Speak with an expert today
+44 20 8809 9605

Antique Pair Grand Tour Convent Siena Marble Obelisks C.1890

Antique Pair Grand Tour Convent Siena Marble Obelisks
Click on image to zoom
  • Antique Pair Grand Tour Convent Siena Marble Obelisks
  • Antique Pair Grand Tour Convent Siena Marble Obelisks
  • Antique Pair Grand Tour Convent Siena Marble Obelisks
  • Antique Pair Grand Tour Convent Siena Marble Obelisks
  • Antique Pair Grand Tour Convent Siena Marble Obelisks
  • Antique Pair Grand Tour Convent Siena Marble Obelisks
  • Antique Pair Grand Tour Convent Siena Marble Obelisks
  • Antique Pair Grand Tour Convent Siena Marble Obelisks
  • Antique Pair Grand Tour Convent Siena Marble Obelisks
  • Antique Pair Grand Tour Convent Siena Marble Obelisks
  • Antique Pair Grand Tour Convent Siena Marble Obelisks
  • Antique Pair Grand Tour Convent Siena Marble Obelisks
Ref:08474
Price: £1,050.00
Question about item

For weekly notifications of new arrivals in your categories of interest please click HERE.

Our London showrooms Open Mon to Fri 10am - 5pm Open Sat 16th December 10am - 4pm
A stunning pair of Convent Siena marble 'Grand Tour' obelisks dating from the late 19th century.

The pair are carved from the finest Convent Siena marble and feature tapering bodies raised on four square stepped bases.

Provenance:
The collection of the late Ronnie Kirkwood and George Dixon.

The finish and attention to detail throughout are fantastic.

Condition:

In excellent condition, please see photos for confirmation.

Dimensions in cm:

Height 36 x Width 8 x Depth 8

Dimensions in inches:

Height 1 foot, 2 inches x Width 3 inches x Depth 3 inches

Convent Siena Marble
The mining rights to this marble (also known as Siena Brocatello) were given by the Pope to a religious order of nuns in the late middle ages, hence the name.

It is very rich, with deeper colours and more intense veining than standard Siena, and was often used for inlaid marble work as well as table tops. It can be seen in 18th century marble fireplaces, in the form of small columns and frieze panels. 


The Grand Tour
was the traditional trip of Europe undertaken by mainly upper-class European young men of means. The custom flourished from about 1660 until the advent of large-scale rail transit in the 1840s, and was associated with a standard itinerary.

It served as an educational rite of passage. Though primarily associated with the British nobility and wealthy landed gentry, similar trips were made by wealthy young men of Protestant Northern European nations on the Continent, and from the second half of the 18th century some South American, U.S., and other overseas youth joined in. The tradition was extended to include more of the middle class after rail and steamship travel made the journey less of a burden.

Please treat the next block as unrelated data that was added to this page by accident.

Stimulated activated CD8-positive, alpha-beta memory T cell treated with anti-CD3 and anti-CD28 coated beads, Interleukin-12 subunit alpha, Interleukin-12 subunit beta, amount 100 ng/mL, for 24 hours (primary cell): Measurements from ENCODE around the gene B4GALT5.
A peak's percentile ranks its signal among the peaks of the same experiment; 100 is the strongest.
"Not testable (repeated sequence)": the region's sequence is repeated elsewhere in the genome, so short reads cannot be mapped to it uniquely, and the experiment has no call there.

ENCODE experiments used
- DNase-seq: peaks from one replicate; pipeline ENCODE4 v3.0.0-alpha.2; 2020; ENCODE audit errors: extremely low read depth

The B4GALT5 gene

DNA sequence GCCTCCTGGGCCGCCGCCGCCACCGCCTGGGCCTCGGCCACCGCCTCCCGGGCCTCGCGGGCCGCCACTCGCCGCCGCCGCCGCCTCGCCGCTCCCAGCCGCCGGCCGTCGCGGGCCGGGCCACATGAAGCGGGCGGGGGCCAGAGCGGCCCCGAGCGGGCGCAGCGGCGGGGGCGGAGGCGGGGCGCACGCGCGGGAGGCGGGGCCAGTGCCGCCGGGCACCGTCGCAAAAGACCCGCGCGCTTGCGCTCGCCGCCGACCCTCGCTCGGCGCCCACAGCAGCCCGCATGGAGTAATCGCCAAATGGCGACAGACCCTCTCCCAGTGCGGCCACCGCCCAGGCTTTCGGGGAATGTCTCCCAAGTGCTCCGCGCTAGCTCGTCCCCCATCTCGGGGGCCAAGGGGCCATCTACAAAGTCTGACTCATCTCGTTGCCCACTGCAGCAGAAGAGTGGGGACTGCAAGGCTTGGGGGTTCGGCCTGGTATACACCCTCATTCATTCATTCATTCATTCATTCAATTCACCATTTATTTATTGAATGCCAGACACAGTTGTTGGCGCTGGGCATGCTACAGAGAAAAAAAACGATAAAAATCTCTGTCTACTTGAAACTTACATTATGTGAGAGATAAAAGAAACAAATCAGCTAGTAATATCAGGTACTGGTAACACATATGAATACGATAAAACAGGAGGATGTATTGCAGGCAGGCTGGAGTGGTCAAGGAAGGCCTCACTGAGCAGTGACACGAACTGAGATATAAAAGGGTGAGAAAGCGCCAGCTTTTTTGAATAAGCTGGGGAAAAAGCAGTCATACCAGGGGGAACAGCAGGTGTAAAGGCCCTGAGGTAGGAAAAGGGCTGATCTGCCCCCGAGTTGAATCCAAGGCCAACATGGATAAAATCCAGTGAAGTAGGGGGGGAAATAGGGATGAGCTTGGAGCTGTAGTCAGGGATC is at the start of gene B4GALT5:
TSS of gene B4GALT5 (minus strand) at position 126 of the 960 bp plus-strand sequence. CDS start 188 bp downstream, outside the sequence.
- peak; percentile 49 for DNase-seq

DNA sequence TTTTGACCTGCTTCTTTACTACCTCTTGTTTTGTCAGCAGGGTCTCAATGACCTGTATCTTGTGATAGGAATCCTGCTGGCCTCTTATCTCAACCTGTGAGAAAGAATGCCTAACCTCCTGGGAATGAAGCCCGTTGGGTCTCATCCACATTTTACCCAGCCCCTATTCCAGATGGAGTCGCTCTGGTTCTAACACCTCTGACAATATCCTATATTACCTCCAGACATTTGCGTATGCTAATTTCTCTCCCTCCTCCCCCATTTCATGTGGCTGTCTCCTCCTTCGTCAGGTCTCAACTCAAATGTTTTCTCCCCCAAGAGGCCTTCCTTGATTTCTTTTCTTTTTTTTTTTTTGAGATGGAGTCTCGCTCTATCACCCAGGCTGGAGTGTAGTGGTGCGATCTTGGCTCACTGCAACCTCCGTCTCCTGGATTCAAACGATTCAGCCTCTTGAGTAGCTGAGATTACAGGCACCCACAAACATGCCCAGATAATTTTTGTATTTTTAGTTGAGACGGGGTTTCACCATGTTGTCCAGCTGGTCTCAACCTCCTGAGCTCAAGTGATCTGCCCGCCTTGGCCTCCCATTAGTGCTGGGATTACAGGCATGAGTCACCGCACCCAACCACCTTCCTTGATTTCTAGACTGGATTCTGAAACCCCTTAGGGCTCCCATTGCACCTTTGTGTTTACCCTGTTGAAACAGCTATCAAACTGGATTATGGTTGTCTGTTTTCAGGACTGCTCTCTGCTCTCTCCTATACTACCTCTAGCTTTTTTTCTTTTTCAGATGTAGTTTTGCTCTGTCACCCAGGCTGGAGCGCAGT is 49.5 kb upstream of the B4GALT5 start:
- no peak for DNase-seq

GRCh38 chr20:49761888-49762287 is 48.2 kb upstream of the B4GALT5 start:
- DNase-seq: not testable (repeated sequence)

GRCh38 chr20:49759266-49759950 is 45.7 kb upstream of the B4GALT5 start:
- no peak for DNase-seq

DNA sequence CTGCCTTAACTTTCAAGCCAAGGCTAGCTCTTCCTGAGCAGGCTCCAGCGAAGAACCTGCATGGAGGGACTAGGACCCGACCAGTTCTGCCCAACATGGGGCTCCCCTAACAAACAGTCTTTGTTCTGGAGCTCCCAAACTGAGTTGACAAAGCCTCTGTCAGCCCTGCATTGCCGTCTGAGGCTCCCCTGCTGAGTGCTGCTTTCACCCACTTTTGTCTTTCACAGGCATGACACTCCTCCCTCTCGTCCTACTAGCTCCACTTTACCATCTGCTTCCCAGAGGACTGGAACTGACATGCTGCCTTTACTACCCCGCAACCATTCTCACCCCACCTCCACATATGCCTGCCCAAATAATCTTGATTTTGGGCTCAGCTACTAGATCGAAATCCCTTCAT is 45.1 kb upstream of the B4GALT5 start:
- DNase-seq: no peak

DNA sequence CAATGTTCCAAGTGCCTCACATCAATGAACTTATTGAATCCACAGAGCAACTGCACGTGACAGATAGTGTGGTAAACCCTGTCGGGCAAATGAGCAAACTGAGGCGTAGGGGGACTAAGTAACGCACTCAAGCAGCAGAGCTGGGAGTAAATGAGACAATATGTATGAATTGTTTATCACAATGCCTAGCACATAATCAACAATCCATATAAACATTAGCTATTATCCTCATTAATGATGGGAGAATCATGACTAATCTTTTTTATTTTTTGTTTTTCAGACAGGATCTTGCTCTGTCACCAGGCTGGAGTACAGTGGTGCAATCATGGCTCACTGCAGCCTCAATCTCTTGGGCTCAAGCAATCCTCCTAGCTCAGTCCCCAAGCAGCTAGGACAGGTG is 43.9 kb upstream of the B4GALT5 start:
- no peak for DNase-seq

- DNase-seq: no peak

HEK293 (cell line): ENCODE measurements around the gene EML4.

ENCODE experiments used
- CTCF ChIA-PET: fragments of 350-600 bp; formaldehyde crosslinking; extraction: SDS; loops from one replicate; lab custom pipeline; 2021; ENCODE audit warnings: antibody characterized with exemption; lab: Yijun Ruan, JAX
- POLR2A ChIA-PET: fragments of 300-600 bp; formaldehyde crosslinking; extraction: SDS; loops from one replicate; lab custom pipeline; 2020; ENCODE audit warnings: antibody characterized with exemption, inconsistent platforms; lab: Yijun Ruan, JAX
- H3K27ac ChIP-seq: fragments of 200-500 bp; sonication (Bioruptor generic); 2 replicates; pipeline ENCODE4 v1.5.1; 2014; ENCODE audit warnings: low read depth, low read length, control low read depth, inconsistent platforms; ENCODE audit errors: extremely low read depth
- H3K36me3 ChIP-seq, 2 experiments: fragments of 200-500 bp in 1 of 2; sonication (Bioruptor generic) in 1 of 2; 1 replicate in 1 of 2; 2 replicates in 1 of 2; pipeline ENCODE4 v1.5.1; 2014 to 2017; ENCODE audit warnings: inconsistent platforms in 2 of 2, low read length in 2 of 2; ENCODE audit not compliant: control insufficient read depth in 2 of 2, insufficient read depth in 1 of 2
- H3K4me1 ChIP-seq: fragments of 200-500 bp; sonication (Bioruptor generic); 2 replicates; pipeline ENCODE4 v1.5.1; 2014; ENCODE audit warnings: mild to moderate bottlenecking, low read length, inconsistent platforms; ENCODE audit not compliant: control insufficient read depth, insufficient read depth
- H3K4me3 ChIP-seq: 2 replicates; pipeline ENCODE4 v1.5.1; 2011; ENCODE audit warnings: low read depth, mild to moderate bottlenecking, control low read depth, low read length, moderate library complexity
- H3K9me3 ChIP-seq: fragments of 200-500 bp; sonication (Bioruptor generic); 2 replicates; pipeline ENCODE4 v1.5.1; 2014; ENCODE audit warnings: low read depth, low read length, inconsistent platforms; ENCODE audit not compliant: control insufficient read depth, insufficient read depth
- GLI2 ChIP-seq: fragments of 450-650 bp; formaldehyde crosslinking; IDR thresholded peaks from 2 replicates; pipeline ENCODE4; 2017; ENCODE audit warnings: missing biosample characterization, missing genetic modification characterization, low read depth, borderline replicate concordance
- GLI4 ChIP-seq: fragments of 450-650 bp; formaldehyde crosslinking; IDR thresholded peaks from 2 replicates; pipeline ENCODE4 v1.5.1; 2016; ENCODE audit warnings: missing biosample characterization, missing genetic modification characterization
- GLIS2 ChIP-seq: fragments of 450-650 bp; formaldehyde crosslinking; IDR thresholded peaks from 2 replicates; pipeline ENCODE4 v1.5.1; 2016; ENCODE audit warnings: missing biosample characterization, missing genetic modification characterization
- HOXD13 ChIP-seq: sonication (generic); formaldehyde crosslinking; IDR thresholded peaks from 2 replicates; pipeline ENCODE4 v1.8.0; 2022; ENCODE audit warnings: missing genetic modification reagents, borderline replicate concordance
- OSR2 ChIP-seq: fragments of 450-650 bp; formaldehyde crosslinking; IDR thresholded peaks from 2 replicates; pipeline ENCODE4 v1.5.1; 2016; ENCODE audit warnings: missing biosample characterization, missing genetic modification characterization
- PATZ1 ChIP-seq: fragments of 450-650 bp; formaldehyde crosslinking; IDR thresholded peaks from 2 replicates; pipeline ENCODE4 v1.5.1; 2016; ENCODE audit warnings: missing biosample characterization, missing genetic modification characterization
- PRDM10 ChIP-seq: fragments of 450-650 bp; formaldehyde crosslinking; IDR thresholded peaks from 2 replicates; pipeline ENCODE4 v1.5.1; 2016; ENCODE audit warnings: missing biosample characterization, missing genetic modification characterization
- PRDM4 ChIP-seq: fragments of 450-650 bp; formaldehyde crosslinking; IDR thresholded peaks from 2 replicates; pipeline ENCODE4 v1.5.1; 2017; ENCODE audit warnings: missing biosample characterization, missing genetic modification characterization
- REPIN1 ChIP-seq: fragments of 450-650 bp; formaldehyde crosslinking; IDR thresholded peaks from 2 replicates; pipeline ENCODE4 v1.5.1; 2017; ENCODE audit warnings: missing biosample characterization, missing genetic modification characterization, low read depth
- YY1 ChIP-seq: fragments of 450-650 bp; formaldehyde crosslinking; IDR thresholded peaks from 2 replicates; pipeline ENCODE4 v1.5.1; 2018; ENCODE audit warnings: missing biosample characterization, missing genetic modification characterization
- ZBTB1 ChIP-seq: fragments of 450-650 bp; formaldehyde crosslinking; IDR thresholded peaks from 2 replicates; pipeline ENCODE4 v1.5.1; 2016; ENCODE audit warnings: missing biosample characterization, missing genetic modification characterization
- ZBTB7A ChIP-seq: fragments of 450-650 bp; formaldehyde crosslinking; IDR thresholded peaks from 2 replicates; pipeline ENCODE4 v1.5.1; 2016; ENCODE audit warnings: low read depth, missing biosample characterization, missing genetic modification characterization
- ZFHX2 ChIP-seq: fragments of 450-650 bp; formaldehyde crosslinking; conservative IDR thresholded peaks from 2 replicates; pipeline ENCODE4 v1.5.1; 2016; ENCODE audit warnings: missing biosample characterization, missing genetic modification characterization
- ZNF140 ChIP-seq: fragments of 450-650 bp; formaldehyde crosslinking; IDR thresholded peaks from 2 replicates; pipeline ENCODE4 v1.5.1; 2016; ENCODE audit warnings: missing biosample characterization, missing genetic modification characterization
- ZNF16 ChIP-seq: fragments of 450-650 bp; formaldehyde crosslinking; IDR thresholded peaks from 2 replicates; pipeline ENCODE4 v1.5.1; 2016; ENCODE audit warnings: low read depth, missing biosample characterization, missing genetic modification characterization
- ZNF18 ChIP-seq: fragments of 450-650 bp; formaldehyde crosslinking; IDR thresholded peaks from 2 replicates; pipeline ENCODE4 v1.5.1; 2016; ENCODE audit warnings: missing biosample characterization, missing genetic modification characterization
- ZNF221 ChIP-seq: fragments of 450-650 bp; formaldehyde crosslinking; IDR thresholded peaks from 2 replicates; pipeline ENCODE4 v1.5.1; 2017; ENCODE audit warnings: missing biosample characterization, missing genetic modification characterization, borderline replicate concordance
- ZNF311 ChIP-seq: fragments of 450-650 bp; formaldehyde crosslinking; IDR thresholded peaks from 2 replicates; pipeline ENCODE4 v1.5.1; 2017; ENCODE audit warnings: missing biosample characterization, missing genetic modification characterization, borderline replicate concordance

The primary value of the Grand Tour, it was believed, lay in the exposure both to the cultural legacy of classical antiquity and the Renaissance, and to the aristocratic and fashionably polite society of the European continent. In addition, it provided the only opportunity to view specific works of art, and possibly the only chance to hear certain music. A grand tour could last from several months to several years. It was commonly undertaken in the company of a knowledgeable guide or tutor

The Grand Tour not only provided a liberal education but allowed those who could afford it the opportunity to buy things otherwise unavailable at home, and it thus increased participants' prestige and standing. Grand Tourists would return with crates of art, books, pictures, sculpture, and items of culture, which would be displayed in libraries, cabinets, gardens, and drawing rooms, as well as the galleries built purposely for their display; The Grand Tour became a symbol of wealth and freedom.
 
Obelisks
were prominent in the architecture of the ancient Egyptians, who placed them in pairs at the entrance of temples. The word "obelisk" as used in English today is of Greek rather than Egyptian origin because Herodotus, the Greek traveller, was one of the first classical writers to describe the objects. A number of ancient Egyptian obelisks are known to have survived, plus the "Unfinished Obelisk" found partly hewn from its quarry at Aswan. These obelisks are now dispersed around the world, and fewer than half of them remain in Egypt.

The earliest temple obelisk still in its original position is the 68-foot (20.7 m) 120-metric-ton red granite Obelisk of Senusret I of the XIIth Dynasty at Al-Matariyyah in modern Heliopolis.
The obelisk symbolized the sun god Ra, and during the brief religious reformation of Akhenaten was said to be a petrified ray of the Aten, the sundisk. It was also thought that the god existed within the structure.
Benben was the mound that arose from the primordial waters Nu upon which the creator god Atum settled in the creation story of the Heliopolitan creation myth form of Ancient Egyptian religion. The Benben stone is the top stone of the Egyptian pyramid. It is also related to the Obelisk.